Novel technique helps explain why bright light keeps us awake

Source: Salk Institute
Date: 10/15/2019
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Researchers discover a way to make electron microscopy more detailed and precise by visualizing the activation of brain circuits over long distances

In recent decades, scientists have learned a great deal about how different neurons connect and send signals to each other. But it’s been difficult to trace the activity of individual nerve fibers known as axons, some of which can extend from the tip of the toe to the head. Understanding these connections is important for figuring out how the brain receives and responds to signals from other parts of the body.

Researchers at the Salk Institute and UC San Diego are reporting a novel technique for tracing these connections and determining how neurons communicate. The team used this technique to uncover details about how the brain responds to light signals received by the retina in mice, published October 15, 2019, in Cell Reports.

“This study is a breakthrough because no one could figure out how to study these connections before,” says Salk Professor Satchidananda Panda, co-corresponding author of the paper. “This new technique has enabled us to go well beyond the limitations of electron microscopy.”

The new method makes use of several different laboratory techniques to understand a type of neuron called intrinsically photosensitive retinal ganglion cells (ipRGCs). These cells, which are found in the retina, in the back of the eye, express a protein called melanopsin that senses blue light.

The Salk and UCSD teams used a virus to deliver a protein called a mini-singlet oxygen-generating protein (mini-SOG) to the ipRGCs, so that the cells could be viewed in more detail under election microscopy. The system was designed to tether the mini-SOG to the membranes of the light-sensitive cells so that the entire neuron, including its long axons that reach out to different parts of the brain, can be easily tracked under both light and electron microscope.

“Thanks to development and application of new genetically introduced probes for correlated multiscale light and electron microscopic imaging, our Salk and UCSD-based research teams were able to follow the small processes emanating from nerve cells over centimeters, all the way from the retina to multiple places where they connect to brain regions critical to circadian rhythms, eye reflexes and vision,” says Mark Ellisman, distinguished professor of neurosciences at UC San Diego and adjunct professor at Salk, who co-led the work. “We were able to obtain unprecedented three-dimensional information about the machinery required for these neuronal cells to signal the next neurons in the complex circuits.”

Most of the previous work with mini-SOGs has been done in cell lines, and using them in mice, to map how neurons from the retina wire the brain, was a first, according the researchers. The method enabled them to glean new information about the connections between ipRGCs and different parts of the brain.

The ipRGCs are known to connect to many brain regions that regulate very different tasks. The cells tell one part of the brain how bright it is outside so that our pupil can rapidly close—in less than a second. The same ipRGCs also connect to the master clock in the brain that regulates our sleep-wake cycle. “However, it takes several minutes of bright light to make us fully awake,” Panda says. “How the same ipRGCs do these very different tasks with different time scales was not clear until now.”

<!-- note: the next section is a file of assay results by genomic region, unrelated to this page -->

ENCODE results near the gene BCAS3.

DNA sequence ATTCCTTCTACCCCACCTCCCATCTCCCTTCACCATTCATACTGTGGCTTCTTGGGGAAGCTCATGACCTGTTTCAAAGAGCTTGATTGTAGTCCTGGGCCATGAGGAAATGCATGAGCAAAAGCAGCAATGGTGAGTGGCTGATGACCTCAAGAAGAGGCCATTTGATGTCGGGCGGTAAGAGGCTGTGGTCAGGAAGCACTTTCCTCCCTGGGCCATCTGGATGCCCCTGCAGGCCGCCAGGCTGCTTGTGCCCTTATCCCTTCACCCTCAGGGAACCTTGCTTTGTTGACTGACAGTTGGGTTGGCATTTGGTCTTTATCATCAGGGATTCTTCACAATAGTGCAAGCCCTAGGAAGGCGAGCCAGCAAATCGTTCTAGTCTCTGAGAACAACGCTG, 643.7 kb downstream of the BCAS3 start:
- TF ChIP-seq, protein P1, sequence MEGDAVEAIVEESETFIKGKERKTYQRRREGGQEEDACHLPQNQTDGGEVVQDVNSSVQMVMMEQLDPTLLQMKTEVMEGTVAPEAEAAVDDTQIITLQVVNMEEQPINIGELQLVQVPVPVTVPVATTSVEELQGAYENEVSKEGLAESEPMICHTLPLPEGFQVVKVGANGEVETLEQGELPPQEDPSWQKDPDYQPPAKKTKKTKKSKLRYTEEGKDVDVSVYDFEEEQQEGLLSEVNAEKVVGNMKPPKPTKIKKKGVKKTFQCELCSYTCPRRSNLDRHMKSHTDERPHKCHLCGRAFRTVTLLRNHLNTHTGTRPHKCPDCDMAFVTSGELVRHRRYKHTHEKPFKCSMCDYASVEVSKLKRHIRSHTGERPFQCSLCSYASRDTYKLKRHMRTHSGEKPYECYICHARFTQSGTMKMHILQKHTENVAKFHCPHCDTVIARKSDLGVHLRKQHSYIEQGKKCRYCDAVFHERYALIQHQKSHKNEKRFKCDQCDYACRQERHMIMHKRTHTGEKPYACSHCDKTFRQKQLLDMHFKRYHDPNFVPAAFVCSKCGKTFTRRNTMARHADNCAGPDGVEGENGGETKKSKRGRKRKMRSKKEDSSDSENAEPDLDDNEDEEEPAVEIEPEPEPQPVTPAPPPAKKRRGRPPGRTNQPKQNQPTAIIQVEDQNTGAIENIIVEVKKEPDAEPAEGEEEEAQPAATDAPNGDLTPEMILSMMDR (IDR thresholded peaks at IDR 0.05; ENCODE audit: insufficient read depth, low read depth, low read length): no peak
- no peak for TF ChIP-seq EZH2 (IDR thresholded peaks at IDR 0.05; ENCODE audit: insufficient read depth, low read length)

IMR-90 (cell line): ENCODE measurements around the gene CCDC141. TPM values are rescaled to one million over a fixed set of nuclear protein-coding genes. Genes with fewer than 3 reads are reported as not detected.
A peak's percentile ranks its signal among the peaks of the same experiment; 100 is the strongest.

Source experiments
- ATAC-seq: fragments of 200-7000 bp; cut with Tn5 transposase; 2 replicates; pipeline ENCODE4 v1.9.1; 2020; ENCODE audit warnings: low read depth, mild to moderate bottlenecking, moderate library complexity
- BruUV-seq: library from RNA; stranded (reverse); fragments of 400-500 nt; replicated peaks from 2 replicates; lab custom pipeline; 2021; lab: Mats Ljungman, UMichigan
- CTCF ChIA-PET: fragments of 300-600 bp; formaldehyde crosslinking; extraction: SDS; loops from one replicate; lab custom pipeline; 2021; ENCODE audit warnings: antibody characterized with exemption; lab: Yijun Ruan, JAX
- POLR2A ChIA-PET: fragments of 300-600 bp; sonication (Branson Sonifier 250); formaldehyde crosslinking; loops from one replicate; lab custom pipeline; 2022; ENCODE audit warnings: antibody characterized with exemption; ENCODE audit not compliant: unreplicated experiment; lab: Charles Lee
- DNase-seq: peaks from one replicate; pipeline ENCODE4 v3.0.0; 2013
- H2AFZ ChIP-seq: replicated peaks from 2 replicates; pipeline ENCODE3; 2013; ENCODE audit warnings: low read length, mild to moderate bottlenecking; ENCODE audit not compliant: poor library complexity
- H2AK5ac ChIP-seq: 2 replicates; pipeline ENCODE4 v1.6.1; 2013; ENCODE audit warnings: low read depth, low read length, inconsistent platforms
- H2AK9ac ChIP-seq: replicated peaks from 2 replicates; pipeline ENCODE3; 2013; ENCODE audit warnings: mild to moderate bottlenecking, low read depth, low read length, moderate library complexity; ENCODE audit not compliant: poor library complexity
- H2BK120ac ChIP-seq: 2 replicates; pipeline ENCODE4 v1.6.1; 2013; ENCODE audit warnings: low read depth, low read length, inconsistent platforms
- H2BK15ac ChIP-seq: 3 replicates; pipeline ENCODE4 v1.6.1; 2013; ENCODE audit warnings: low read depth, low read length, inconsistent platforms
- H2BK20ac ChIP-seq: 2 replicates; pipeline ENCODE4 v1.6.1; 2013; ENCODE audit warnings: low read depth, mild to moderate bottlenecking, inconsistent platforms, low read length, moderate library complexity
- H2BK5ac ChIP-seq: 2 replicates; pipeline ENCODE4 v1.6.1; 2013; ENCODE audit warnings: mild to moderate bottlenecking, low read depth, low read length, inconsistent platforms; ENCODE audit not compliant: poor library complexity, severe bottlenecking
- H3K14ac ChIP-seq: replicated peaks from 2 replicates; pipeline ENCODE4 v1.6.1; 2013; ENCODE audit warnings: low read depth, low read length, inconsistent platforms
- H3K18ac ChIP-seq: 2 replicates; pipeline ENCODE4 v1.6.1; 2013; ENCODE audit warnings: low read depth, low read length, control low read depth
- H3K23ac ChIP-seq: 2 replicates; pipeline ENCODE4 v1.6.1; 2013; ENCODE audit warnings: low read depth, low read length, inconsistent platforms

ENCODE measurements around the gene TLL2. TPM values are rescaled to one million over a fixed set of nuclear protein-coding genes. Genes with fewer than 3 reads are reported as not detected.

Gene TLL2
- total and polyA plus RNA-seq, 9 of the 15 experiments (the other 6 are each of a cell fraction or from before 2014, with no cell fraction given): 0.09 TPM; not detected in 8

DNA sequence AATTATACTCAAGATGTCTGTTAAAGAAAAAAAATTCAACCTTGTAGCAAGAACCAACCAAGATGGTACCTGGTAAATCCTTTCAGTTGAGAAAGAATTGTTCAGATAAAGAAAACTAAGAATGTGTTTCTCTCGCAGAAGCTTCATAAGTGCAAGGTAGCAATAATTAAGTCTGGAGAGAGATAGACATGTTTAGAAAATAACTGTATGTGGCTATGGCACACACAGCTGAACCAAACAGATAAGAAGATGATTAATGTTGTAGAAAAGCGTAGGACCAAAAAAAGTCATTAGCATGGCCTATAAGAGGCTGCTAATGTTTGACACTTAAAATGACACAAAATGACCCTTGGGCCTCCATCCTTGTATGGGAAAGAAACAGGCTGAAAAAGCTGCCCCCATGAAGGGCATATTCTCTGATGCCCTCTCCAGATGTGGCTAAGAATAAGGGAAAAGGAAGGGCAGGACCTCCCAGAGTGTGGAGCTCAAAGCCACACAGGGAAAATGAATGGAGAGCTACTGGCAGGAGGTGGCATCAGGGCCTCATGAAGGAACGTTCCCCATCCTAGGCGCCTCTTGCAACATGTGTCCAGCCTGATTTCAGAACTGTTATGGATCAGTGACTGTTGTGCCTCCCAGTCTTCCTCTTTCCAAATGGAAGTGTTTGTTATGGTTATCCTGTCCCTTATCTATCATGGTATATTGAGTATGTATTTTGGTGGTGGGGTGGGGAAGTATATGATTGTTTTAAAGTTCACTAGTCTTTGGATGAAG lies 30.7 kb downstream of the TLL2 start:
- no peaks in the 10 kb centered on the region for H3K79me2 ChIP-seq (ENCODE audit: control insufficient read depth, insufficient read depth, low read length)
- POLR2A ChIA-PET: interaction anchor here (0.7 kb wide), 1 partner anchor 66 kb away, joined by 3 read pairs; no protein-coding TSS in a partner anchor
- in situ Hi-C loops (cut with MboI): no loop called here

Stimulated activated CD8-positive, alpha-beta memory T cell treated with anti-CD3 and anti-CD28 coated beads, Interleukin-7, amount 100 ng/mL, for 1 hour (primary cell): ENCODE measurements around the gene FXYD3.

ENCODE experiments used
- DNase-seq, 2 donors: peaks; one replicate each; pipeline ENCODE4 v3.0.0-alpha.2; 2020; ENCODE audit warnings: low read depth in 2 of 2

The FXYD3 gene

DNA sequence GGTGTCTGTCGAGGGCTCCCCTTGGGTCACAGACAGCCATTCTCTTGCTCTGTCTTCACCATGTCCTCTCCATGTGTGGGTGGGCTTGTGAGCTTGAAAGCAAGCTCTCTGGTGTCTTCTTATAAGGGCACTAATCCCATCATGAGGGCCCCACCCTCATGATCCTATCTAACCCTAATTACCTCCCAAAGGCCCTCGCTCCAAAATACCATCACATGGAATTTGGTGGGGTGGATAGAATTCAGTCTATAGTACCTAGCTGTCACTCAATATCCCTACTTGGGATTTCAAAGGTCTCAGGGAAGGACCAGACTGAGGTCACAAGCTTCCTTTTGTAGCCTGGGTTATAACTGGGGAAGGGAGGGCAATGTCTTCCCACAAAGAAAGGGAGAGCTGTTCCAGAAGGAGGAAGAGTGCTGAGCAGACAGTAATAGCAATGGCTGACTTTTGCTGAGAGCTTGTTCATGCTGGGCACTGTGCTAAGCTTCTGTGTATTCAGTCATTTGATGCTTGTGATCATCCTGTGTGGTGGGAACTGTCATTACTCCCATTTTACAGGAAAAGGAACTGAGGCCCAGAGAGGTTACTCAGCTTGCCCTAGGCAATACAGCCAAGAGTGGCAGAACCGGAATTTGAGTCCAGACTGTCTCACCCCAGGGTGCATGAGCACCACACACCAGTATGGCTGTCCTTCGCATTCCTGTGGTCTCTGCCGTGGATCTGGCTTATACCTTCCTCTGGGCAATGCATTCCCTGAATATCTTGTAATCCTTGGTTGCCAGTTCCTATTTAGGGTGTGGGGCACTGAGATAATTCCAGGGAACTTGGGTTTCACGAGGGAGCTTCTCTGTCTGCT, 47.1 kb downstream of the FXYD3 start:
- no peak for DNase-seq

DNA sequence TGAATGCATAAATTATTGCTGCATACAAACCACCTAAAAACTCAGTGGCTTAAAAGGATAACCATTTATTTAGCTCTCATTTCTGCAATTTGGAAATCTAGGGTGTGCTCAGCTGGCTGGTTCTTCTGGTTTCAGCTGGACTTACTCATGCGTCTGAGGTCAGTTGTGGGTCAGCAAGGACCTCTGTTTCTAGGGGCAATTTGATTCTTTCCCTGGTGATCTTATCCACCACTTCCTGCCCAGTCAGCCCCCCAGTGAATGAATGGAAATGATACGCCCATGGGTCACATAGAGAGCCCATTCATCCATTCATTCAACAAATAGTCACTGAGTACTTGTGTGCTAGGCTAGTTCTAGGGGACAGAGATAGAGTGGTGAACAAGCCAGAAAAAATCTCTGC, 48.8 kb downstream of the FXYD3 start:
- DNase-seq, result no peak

The investigators found that the difference has to do with the way that light detected by the retina reaches the brain. By delivering the mini-SOG to the eyes of the mice, they were able to trace the signal to the part of the brain that constricts the pupil in response to light.

“These connections were much stronger—similar to water pouring out of a garden hose,” Panda says. “Whereas the connection between the ipRGCs and the master clocks were weaker—more like drip irrigation.” Because the ipRGCs deliver the light signal to the circadian center through this slower drip system, it takes longer for any meaningful information to reach and reset the brain clock.

“This research helps explain why, when you get up in the night to get a drink of water and turn on the light for a few seconds, you’re usually able to go right back to sleep,” Panda says. “But if you hear a noise outside and end up walking around your house for half an hour with the lights on, it’s much harder. There will be enough light signal reaching the master clock neurons in the brain that ultimately wakes up the rest of the brain.”

Panda says that the new technique will be useful for studying other neural connections, as the researchers can essentially use the same viruses to express mini-SOGs in any neuron and ask how different neurons make connections to different appendages.

“These findings and methods open new opportunities for brain researchers studying the long-distance wiring of brains in normal and in animal models of human disease,” adds Ellisman.

Other researchers on the paper were Luis Rios, Hiep Le, Yu Hsin Liu, Masatoshi Hirayama, Ludovic Mure, and Megumi Hatori of Salk and Keun-Young Kim, Alex Perez, Sébastien Phan, Eric Bushong, Thomas Deerinck, Maya Ellisman, Varda Lev-Ram, Suyeon Ju, Sneha Panda, Sanghee Yoon, and Mark Ellisman of the University of California at San Diego.

The research was supported by National Institutes of Health grants EY 016807, P41GM103412, RO1 GM086197, and RO1 NS027177.